Today on Non Sequitir Time's Gadget Corner, Tim and Al are looking at a new contraption called Suck-A-Bug, which is a combination fly swatter/vacuum cleaner. It sucks the bugs right out of the air. How much would you pay? Fifty cents. At home, Tim is gearing up for the big poker party that night with Harry, Benny, Al and Marty, while Jill is heading off to her book discussion group. It sounds innocent until Tim finds out the Chris that's coming to pick her up is not a woman, but a man. Tim tries to reason that it's no big deal, but Marty and Harry think Jill is actually going out on a date with this guy, and they even recall the events from "Satellite on a Hot Tim's Roof." Remember, that Rondo guy was hitting on her right in the house? Anyway, all Tim wanted to do was play cards, but Benny and Harry just wouldn't let the issue go. Trying to make Tim think his wife is running around on him. Sure enough, several hours later, when only Tim is left in the game, Jill comes home. She acknowledges her tardiness, saying she and Chris spent the time talking. She swears it was completely innocent, but Tim isn't so sure. Even a talk with Wilson fails to completely lift his suspicions, so Tim decides to employ a little "if you can't beat'em, join'em." Before picking up Randy after hockey practice, Tim went and bought the book Jill and Chris are reading, Madame Bovary. He probably just got the cliff notes, right? Nope, book on tape.
Tim blows off his poker game in lieu of joining the book discussion group that would be held at the Taylors' house. Despite Jill's objections, the rest of the group invites Tim to join right in. He starts by insisting they fast forward to chapter 10 and talks about an unsung hero of the book: the handyman. After all, had he not set up the chairs, Madame Bovary wouldn't have had a place to sit at the fair. Then he says the real hero of the story was the husband, because he was the only one who had the right to go anywhere near "Madame's ovaries." Needless to say, the meeting became very awkward after that. So when the discussion ends, Jill tries again to reassure Tim that there was nothing between her and Chris, and that his participation in the discussion was pointless. Tim persists, having actually convinced himself that Chris may actually be her soul-mate, as they both have more in common. Turns out, similar interests alone do not a soul-mate make. As you may have guessed, Tim worried all for nothing, Jill appreciates the gesture, and things were the same as they always were. Tim makes up for his missed poker night by playing against the boys...and winning. Then Randy employs Tim's strategy of listening to a book on tape by deciding to listen to A Tale of Two Cities as opposed to reading about it. Unfortunately, Jill was way ahead of him.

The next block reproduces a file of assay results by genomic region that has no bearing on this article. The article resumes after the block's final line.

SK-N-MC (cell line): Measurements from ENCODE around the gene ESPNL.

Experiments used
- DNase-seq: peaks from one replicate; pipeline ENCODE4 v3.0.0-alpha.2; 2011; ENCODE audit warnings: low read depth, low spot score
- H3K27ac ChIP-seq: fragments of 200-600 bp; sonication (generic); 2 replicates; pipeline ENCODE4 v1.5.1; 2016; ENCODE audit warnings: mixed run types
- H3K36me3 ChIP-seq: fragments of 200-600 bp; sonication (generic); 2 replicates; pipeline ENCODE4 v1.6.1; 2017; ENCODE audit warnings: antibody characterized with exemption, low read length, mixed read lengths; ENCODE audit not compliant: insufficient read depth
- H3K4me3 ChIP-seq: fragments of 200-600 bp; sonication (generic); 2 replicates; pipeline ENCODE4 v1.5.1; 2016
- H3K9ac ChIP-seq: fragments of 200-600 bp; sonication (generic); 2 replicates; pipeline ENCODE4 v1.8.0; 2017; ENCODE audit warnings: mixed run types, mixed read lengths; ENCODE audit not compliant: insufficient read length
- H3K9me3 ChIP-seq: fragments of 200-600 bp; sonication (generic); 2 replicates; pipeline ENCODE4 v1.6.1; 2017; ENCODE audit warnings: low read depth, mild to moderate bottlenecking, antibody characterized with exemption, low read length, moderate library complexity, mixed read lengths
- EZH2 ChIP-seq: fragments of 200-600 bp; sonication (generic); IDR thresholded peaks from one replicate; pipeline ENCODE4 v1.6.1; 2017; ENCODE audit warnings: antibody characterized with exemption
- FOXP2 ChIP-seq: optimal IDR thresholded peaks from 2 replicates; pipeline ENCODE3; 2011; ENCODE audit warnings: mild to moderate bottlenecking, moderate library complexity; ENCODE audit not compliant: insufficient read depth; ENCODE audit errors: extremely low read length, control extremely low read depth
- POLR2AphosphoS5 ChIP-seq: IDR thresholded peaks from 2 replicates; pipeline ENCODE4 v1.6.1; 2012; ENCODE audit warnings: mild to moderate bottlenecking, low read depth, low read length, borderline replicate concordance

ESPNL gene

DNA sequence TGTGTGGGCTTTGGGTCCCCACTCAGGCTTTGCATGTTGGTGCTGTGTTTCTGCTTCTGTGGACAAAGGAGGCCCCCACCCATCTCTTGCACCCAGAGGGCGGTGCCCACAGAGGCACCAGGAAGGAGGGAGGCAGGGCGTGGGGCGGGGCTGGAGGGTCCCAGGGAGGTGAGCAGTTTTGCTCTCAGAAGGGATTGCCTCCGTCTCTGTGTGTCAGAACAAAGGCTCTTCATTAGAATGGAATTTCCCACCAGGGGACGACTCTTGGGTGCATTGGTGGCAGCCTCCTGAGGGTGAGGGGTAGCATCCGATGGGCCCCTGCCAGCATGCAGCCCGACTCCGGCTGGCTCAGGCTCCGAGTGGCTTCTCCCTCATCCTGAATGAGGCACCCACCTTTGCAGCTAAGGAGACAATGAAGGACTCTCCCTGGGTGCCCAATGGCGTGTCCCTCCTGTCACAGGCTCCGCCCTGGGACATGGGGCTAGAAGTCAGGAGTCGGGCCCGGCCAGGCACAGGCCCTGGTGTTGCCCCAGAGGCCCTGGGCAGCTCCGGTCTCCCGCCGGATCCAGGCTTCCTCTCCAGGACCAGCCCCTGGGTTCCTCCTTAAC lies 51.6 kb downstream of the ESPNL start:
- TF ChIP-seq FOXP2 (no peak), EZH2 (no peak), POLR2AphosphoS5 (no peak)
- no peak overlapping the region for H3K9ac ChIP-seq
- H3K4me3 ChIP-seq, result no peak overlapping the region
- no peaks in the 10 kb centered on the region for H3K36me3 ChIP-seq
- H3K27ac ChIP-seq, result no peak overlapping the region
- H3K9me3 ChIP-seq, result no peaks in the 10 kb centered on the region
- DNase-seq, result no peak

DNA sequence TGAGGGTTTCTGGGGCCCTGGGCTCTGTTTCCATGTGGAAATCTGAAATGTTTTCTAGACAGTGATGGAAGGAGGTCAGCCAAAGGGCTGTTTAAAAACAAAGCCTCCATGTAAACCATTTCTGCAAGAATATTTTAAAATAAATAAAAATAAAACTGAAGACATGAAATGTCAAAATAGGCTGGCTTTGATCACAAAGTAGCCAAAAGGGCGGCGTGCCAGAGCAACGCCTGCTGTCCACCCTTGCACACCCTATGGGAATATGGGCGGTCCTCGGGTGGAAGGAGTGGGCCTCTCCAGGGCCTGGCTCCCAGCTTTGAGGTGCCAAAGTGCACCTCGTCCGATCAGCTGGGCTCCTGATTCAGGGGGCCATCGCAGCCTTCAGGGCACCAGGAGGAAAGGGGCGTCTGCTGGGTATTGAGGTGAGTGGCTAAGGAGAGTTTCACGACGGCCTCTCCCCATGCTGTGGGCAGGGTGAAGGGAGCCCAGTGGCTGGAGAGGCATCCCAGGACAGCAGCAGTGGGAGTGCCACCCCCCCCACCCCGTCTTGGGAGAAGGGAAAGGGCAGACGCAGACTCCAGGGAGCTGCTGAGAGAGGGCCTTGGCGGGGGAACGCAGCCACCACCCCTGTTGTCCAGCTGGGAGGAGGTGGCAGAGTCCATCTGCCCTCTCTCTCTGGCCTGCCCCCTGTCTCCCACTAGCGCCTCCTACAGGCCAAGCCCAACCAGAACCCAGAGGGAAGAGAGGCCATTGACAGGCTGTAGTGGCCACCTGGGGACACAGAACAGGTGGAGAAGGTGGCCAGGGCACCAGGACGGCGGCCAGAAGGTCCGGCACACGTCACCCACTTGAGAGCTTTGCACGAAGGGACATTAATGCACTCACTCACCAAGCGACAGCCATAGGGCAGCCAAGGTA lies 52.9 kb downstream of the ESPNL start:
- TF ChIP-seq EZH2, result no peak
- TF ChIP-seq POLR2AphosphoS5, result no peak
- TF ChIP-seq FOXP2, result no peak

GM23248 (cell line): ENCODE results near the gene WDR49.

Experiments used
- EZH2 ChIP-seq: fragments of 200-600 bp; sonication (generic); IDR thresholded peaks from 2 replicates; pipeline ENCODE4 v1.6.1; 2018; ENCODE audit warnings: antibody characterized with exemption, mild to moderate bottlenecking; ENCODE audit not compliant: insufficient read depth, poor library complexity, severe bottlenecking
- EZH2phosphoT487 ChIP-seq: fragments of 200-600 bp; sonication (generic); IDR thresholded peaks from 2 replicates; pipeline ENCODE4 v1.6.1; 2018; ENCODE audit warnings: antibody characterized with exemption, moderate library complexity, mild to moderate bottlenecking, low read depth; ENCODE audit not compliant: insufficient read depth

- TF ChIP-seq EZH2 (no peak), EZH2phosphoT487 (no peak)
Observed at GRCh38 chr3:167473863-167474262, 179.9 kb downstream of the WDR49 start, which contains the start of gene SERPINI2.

This one was pretty good, even though it isn't very memorable and the plot isn't interesting. It was an interesting concept getting Tim to read a romance novel and join a book club. It just shows how far he'll go to make sure his marriage stays strong. It seems sitcoms always do an episode where spouses suspect one another of looking at another guy, and those episodes are always lackluster and threadbare, because we KNOW neither husband or wife would ever be with another. I guess they mandate these types of episodes because real life couples can relate. Maybe we sort of worried about the characters when this cliché was brand new, but we've seen it so many times now that we know it's just that: a cliché, and nothing will come of it. So while Her Cheatin' Mind isn't very funny or very memorable, it's still an alright episode to see. And if you've ever wondered what Madame Bovary is about, this episode will... keep you wondering.
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